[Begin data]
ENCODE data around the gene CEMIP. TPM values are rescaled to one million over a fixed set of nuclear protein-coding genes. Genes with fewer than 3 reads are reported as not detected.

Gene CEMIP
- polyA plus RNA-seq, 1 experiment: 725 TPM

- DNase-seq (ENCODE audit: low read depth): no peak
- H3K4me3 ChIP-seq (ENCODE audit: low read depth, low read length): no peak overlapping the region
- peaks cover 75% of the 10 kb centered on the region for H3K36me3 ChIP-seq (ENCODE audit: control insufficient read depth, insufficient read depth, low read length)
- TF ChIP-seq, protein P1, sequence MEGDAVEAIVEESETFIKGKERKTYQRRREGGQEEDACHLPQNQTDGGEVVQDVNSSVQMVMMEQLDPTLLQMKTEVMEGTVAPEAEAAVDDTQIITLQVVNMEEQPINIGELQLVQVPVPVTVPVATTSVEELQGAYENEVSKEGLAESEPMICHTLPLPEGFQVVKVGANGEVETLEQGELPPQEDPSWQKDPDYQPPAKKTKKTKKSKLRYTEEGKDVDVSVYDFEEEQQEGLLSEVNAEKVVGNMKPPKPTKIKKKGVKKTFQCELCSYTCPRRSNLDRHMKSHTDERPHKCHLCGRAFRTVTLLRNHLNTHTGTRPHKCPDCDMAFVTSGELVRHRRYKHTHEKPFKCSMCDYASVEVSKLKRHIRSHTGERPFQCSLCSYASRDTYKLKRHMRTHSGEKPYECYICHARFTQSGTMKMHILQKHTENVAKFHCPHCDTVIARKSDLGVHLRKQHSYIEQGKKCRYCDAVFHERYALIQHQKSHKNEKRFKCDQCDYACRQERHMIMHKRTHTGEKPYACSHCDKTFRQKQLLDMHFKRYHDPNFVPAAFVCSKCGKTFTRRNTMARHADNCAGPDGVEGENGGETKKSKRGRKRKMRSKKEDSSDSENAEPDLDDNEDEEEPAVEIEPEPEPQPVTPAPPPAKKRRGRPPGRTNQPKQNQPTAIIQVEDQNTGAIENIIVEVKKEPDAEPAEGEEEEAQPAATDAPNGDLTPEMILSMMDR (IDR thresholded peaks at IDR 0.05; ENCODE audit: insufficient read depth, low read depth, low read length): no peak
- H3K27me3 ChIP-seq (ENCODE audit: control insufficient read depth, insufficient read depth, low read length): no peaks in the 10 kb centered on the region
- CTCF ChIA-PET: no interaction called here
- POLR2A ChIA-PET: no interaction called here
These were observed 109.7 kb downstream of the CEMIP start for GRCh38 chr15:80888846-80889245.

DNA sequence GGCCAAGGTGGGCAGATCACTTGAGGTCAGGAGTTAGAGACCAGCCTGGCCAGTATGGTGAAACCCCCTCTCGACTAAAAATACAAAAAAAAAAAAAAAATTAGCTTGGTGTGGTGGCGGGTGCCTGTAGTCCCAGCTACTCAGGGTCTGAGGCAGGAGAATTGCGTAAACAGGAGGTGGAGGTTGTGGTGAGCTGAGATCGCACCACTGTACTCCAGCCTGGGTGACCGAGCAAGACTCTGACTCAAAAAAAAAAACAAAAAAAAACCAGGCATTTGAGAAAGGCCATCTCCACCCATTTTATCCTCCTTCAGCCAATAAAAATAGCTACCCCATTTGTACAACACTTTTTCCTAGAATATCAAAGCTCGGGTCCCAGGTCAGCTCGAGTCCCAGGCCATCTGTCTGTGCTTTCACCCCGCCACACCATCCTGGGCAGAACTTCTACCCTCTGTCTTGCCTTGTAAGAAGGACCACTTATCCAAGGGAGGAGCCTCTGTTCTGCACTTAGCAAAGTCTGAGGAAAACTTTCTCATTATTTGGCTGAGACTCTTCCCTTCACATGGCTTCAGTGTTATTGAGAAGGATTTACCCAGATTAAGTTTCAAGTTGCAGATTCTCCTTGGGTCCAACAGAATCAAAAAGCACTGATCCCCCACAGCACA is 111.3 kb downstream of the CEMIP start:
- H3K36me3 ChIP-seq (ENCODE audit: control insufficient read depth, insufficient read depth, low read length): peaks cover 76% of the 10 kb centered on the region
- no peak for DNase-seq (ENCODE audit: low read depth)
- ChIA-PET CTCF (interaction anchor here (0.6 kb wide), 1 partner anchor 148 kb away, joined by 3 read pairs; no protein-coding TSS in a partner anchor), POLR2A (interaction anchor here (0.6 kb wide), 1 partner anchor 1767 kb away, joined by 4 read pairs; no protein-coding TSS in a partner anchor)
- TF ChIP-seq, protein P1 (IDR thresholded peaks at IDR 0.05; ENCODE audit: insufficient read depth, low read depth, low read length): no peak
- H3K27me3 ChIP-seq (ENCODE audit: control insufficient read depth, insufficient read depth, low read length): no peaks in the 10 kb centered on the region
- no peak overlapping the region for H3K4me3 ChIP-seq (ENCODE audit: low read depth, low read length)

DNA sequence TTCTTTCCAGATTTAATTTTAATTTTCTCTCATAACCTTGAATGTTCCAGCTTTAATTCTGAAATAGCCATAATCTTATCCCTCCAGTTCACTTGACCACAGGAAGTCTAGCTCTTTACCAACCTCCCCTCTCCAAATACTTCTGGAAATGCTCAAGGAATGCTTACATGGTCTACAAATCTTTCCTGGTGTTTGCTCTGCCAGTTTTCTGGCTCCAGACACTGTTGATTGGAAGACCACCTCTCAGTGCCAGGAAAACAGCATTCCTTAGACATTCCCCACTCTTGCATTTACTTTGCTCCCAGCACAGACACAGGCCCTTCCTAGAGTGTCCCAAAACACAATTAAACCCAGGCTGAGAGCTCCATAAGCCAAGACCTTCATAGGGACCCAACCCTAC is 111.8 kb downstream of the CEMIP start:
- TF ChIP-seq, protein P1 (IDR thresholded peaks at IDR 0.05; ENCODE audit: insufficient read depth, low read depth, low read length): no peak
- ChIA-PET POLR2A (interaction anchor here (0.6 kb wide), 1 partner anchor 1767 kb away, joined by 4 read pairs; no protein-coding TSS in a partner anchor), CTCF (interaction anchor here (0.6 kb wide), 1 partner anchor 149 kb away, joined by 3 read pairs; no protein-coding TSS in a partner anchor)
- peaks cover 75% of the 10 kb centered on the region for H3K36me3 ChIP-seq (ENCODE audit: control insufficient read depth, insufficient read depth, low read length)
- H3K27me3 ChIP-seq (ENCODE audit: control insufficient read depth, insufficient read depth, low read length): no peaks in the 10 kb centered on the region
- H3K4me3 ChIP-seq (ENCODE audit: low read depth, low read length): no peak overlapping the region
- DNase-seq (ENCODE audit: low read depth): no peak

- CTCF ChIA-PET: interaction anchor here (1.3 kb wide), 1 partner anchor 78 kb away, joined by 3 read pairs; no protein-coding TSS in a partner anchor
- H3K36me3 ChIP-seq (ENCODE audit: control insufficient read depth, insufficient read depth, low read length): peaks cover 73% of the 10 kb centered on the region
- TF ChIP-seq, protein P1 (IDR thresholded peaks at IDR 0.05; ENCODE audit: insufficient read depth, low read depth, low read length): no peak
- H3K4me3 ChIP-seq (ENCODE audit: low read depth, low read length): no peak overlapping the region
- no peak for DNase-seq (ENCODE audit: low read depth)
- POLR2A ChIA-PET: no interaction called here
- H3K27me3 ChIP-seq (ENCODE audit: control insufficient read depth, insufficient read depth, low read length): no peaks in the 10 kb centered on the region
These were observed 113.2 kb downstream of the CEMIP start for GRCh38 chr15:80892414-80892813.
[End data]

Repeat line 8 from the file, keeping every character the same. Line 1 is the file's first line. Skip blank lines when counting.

- H3K27me3 ChIP-seq (ENCODE audit: control insufficient read depth, insufficient read depth, low read length): no peaks in the 10 kb centered on the region